Export - round to nearest second?


So, as I was working last night I noticed something.  I had a video that ended at 14:39:10, which ended on a particular musical note.  When I exported that video, that last note was cut off on the .mp4 file.  Pondering it later, I thought it might have something to do with the fact that the movie didn't end right on the "whole second" of the timeline, and that the export was shaving those last ten rogue frames off of the final cut to make it an even 14:39, which is why I'd lose the very end of the music.

As the film took over 25 minutes to render, I wasn't keen on repeatedly exporting it to troubleshoot the issue.  Am I on the right track, and for future movies should I make sure that they're all an exact number of seconds so that this sort of thing doesn't happen again?


  • Hi there, assuming you're using HitFilm Pro 2017, please make sure you're running the latest version (update 2). I fixed some issues with audio export.

    HitFilm does not 'cut off' exports or timelines to the nearest second; durations are measured strictly in whole frames and displayed as Hours:Minutes:Seconds:Frames with the number of frames per second dependant on your framerate.

    When you create a timeline or export it, it's the total number of frames that determines the length, not the hours, minutes or seconds.

    The exported video and audio should be indentical to the timeline you exported. If the audio isn't cut off when you play back that timeline normally but is in the export then you may have found an issue.

  • @Danny77uk

    I'm running Update 2 and the audio plays correctly within Hitfilm, so yes; it looks like I've found an issue.   Let me know if you need the project file or any of the related media for debugging.

  • @SteveKarstensen bring your output render back into Hitfilm and see if duration matches up. If not, you'll see how many frames the discrepancy is. 

    @Danny77uk if there is a bug, might it be chopping off at a keyframe? Lets say mp4 with a keyframe every 15 frames, but Steve's video ends on a "9" frame, and instead of an "early" keyframe to close the file, it just truncated at the prior key? Just an idea. 

  • @Triem23 good idea.  I'll try that tonight.  I doubt it's significant, but Windows reports the file as being 14:39.  Since the last few video frames are a still image, it's tough to tell if the entire video's being truncated since there's no movement to gauge.

  • Steve also remember media players like VLC ,Windows Media or YouTube round to the nearest second and don't show frames.

  • @Danny77uk @Triem23

    I imported the rendered .mp4 back into Hitfilm as suggested.

    Hitfilm reports the video length as 14:39:10, which is the same as the original project.  Putting it onto the editor timeline, I can see that both the audio and video extend the entire length of the project.  However, the last 9 frames of the audio track have black diagonal lines over them, and when I play the end of the video the sound cuts out at exactly 14:39:01, where they start.

    Just for sake of completeness, the original project also has an Audio Fade transition over the last two seconds of the audio, and that doesn't appear in the export either.  Don't know if it's relevant.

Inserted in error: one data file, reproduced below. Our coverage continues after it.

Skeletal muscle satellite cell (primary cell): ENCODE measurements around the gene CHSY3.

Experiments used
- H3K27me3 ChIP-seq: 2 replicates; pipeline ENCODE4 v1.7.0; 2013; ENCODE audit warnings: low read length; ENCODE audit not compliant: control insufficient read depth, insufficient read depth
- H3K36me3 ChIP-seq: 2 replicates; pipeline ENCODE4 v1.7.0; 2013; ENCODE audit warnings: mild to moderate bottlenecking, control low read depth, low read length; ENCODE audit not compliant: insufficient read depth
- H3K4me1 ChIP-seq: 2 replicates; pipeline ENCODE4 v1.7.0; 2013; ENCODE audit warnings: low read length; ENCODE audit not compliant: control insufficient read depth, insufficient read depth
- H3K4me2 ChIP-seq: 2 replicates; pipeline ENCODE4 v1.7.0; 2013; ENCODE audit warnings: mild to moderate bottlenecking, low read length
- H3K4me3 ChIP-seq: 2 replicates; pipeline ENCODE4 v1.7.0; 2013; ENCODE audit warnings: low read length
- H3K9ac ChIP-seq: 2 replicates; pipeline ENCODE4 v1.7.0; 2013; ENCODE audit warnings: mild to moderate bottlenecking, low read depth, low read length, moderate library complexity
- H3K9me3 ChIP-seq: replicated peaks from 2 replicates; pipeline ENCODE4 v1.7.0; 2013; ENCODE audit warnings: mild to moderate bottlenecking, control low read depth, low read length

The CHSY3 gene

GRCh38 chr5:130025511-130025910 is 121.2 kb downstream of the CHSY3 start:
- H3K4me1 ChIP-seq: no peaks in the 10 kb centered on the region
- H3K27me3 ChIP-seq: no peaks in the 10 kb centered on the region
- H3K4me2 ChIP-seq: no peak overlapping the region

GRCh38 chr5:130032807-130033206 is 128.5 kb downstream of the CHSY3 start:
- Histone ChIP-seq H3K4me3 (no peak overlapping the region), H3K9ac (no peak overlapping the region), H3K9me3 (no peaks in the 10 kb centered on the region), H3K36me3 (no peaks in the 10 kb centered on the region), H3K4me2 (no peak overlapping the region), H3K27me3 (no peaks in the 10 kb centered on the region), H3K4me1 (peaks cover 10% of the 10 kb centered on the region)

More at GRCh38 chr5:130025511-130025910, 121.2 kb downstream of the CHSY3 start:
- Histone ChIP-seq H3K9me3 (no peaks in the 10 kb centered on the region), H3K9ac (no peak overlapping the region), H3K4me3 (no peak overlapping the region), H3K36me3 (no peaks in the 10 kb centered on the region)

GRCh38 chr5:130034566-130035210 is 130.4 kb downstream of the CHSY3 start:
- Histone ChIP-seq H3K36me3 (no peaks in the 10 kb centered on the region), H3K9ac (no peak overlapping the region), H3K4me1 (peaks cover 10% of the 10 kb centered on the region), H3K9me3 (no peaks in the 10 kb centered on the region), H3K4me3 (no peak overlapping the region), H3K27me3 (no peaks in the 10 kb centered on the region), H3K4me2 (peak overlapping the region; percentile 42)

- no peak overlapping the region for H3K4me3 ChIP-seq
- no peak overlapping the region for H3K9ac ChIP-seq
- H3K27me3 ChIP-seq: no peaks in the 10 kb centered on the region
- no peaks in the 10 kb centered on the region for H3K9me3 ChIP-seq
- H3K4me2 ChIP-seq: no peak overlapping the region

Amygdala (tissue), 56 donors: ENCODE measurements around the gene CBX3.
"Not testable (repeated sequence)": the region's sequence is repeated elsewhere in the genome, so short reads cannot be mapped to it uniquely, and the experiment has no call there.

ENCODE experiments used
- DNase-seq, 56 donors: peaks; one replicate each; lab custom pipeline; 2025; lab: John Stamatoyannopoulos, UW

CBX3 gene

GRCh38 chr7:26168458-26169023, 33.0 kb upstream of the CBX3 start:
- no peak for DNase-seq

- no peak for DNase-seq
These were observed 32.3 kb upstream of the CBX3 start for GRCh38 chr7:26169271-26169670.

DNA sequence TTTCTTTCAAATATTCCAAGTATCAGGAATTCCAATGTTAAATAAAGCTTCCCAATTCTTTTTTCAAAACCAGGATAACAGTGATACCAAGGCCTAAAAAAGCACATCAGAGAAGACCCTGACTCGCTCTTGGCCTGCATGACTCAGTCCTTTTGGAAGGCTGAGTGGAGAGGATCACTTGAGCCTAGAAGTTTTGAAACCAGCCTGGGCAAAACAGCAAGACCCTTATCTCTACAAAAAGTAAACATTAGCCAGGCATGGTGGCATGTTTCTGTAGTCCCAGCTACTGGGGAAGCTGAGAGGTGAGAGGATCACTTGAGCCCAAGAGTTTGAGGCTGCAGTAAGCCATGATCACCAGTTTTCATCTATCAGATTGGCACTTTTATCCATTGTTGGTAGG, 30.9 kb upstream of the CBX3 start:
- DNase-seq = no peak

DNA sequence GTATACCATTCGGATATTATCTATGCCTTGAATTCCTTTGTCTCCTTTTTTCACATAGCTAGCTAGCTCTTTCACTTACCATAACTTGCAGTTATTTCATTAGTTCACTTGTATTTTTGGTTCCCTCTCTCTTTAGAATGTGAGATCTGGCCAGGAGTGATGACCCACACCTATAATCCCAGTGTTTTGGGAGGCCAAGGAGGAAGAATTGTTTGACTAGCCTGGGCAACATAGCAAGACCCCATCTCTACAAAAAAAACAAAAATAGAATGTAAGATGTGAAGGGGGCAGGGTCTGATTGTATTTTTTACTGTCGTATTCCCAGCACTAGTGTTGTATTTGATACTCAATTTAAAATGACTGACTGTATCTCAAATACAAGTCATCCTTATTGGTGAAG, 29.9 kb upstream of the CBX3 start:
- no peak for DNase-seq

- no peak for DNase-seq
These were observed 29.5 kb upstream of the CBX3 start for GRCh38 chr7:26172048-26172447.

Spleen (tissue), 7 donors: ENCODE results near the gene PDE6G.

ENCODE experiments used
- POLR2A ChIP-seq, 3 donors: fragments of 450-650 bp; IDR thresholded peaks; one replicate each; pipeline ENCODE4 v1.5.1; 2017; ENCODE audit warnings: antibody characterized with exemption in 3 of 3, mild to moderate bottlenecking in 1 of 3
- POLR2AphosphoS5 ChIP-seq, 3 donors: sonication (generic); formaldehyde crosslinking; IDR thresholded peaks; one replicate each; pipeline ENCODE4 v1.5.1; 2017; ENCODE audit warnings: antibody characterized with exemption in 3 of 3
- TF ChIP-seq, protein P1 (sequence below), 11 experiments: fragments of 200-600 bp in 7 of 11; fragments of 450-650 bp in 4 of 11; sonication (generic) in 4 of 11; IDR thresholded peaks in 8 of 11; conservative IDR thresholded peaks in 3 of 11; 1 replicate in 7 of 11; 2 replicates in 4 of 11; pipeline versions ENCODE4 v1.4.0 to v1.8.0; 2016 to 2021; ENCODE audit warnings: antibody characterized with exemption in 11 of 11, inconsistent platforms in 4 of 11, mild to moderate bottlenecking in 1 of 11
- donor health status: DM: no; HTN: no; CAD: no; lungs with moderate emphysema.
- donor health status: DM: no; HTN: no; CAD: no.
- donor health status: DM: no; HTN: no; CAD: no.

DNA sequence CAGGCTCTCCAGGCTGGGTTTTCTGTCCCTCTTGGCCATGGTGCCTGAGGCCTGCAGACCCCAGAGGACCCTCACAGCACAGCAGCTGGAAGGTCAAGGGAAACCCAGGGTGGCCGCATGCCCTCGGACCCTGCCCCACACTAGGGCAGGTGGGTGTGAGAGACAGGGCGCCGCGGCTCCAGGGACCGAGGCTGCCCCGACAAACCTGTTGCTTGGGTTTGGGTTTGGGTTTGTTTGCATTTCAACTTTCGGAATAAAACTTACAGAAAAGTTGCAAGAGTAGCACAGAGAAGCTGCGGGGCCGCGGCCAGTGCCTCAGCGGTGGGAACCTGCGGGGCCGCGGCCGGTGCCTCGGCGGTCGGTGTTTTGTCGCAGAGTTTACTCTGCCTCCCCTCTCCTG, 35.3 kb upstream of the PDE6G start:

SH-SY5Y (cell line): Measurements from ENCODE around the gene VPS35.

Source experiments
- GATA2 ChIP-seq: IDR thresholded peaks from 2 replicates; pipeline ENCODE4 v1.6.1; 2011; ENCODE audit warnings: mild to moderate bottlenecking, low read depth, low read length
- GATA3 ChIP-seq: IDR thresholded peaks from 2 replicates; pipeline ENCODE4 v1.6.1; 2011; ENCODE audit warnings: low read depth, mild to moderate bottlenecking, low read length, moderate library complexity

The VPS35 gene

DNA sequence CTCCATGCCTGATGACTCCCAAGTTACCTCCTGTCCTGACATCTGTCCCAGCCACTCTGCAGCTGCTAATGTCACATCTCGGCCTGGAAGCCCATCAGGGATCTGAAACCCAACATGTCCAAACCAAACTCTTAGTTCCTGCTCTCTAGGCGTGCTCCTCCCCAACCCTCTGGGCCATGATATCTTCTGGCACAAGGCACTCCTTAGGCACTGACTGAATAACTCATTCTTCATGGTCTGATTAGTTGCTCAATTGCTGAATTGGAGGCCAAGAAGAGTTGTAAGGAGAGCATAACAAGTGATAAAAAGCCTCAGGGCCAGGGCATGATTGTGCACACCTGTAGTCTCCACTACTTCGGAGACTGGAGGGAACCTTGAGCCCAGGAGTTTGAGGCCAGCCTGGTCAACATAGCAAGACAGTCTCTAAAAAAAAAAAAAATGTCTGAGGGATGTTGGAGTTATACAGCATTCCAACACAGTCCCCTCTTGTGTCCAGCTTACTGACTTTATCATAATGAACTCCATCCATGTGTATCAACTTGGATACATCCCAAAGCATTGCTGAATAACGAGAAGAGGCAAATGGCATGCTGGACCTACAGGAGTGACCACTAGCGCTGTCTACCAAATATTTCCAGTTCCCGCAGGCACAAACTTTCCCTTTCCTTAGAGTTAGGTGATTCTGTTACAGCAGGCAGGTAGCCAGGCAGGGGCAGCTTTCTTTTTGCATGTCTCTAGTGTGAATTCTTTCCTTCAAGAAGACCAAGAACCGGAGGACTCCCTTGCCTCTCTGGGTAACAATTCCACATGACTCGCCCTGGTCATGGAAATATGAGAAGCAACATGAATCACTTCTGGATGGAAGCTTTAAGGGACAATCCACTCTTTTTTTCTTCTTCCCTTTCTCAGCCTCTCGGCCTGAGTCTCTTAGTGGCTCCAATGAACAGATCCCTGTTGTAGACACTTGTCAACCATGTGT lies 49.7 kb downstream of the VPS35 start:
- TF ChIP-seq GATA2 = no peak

Hope this was helpful...

  • Steve, that sounds like audio drift. Can you double check that your audio sample rate matches that of the project and your export settings? (i.e. 44.1/48Khz match?)

    Can you also triple check that project frame rate and media frame rates match? A 29.97/30 fps mismatch is one frame of audio drift every 10 seconds. For a 14 minute project this isn't the right amount of drift, but let's be thorough.

    It's possible you found a bug, I'm just trying tho think of anything that could classify as user error first.

  • @Triem23 you might be on to something.  The project framerate is set at 23.97fps, but the video clips I'm using are mostly 24, with some at 23.97 and at least one at 25(?).  The audio sampling rate for the project is 48000Khz, but most of the audio is 41000, including the offending music track.  At least one of my sound samples is 96000.

  • Ok, that gives you something to try and maybe confirmation from @Danny77uk ;

  • @SteveKarstensen Diagonal bars on layers and objects indicate 'dead zones'. It means that those layers/objects are longer than the underlying media or comp shots that they represent.

    This is usually caused by increasing the framerate the underlying comp shot/media.

  • edited February 2017

    @Danny77uk ;yes, I've seen that happen before with video layers, but I'm not sure how it would apply to audio.  The audio track in question was actually cropped in the original project; it's two minutes long but trimmed down to end after 30 seconds to match the length of the final two comps.  Unless that's where the sample rate @Triem23 mentioned comes in, causing audio drift in the original export which would mean that when it was imported back in, naturally, the audio data would be shorter than what it was supposed to be.  Am I on the right track?

    (oh, bad pun.)

    So, generally speaking, since I'm converting all of my video footage from its original format anyway, I can definitely make sure to match the conversion options to the project settings.  For audio, though?  I have hundreds of clips in my library.  Should I just set the project sample rate to the most common one (44100) and hope for the best?

    Given that I've already released this video (and given how large the project file is), I don't see a point in going back and trying to fix it, but I can definitely keep all of this in mind going forward in an effort to keep it from happening again.

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